December 23, 2020 11:39:34 pm
IN A relief to a school for special kids in Colaba, Mumbai, the Bombay High Court last week directed the estate officer to consider an earlier eviction order as just a “prima facie opinion” and to decide afresh if the land on which the school is located belongs to the Army. The court passed the order after the central government said it has taken back an earlier eviction order and would decide the school’s contention afresh.
The Able Disabled All People Together (ADAPT), formerly known as The Spastics Society of India, is run by Padma Shri awardee Mithu Alur and provides education to special kids. The school received an eviction order on November 20, asking it to vacate the premises within 15 days, prompting it to move the High Court.
The school submitted that it was a tenant of the adjoining Afghan Church since 1972 and could not be called “public premise”, and that the estate officer was not competent to pass such an eviction order.
A division bench of Justice Nitin M Jamdar and Justice Milind N Jadhav on December 18 passed the order on a petition filed by ADAPT and Alur.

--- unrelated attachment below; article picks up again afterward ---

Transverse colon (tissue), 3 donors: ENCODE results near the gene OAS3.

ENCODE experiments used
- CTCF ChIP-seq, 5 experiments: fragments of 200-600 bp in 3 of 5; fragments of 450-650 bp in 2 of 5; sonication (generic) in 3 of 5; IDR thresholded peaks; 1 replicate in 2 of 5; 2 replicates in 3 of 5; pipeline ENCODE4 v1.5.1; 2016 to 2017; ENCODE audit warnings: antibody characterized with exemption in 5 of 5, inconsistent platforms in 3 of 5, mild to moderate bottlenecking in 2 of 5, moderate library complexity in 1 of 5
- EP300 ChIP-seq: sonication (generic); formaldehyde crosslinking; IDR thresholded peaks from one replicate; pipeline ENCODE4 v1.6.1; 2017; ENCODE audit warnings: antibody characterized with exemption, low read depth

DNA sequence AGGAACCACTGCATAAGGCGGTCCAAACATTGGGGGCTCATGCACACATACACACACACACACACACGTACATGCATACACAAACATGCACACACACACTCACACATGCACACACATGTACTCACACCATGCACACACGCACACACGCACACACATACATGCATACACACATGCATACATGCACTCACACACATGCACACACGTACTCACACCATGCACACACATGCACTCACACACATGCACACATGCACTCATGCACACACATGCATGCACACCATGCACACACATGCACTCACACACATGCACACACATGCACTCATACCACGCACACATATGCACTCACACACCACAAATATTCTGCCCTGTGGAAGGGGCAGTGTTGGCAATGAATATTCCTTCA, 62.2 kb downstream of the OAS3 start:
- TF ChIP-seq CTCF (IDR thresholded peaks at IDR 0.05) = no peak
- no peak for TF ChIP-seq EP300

The petitioner challenged the show-cause notice of July 20 and orders of estate officer issued on November 17 and 20, under the Public Premises (Eviction of Unauthorised Occupants) Act, which directed the petitioner to vacate the premises.
Advocates Sunip Sen and Shubro Dey contended that the authority was not competent to issue such a notice as the school is not situated on a “public premise”. The petitioner said the estate officer did not decide the issue of its propriety to pass such an order.
While the central government argued that the petitioner could seek a remedy by making an appeal against the estate officer’s order, the petitioner said there is no question of relegating to an alternate remedy as the initial order was without jurisdiction.
The court observed that the petitioners have not been able to effectively represent themselves due to the Covid-19 pandemic. The HC asked the school to file its reply to the show-cause notice within two weeks “without any prejudice to its rights and contentions regarding the issue of jurisdiction”. The bench also allowed the petitioner to make a representation for the inspection of documents related to the premises.
The court directed the estate officer to follow procedure and pass a reasoned order. It also noted that the earlier orders passed should be treated as “prima facie opinion”, and disposed of the plea.
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